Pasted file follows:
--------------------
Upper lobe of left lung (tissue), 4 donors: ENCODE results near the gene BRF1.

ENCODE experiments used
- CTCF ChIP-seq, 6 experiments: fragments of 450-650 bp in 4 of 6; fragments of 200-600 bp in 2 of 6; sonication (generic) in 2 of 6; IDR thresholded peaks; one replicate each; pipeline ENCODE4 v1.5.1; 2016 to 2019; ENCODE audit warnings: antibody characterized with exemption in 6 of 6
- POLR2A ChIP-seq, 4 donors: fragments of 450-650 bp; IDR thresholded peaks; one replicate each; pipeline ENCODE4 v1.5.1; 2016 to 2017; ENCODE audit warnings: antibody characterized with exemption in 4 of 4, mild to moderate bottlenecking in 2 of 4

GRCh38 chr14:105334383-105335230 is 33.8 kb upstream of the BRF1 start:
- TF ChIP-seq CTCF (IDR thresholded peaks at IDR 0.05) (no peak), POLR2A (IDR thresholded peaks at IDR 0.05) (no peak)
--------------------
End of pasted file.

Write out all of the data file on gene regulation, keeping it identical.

Upper lobe of left lung (tissue), 4 donors: ENCODE results near the gene BRF1.

ENCODE experiments used
- CTCF ChIP-seq, 6 experiments: fragments of 450-650 bp in 4 of 6; fragments of 200-600 bp in 2 of 6; sonication (generic) in 2 of 6; IDR thresholded peaks; one replicate each; pipeline ENCODE4 v1.5.1; 2016 to 2019; ENCODE audit warnings: antibody characterized with exemption in 6 of 6
- POLR2A ChIP-seq, 4 donors: fragments of 450-650 bp; IDR thresholded peaks; one replicate each; pipeline ENCODE4 v1.5.1; 2016 to 2017; ENCODE audit warnings: antibody characterized with exemption in 4 of 4, mild to moderate bottlenecking in 2 of 4

GRCh38 chr14:105334383-105335230 is 33.8 kb upstream of the BRF1 start:
- TF ChIP-seq CTCF (IDR thresholded peaks at IDR 0.05) (no peak), POLR2A (IDR thresholded peaks at IDR 0.05) (no peak)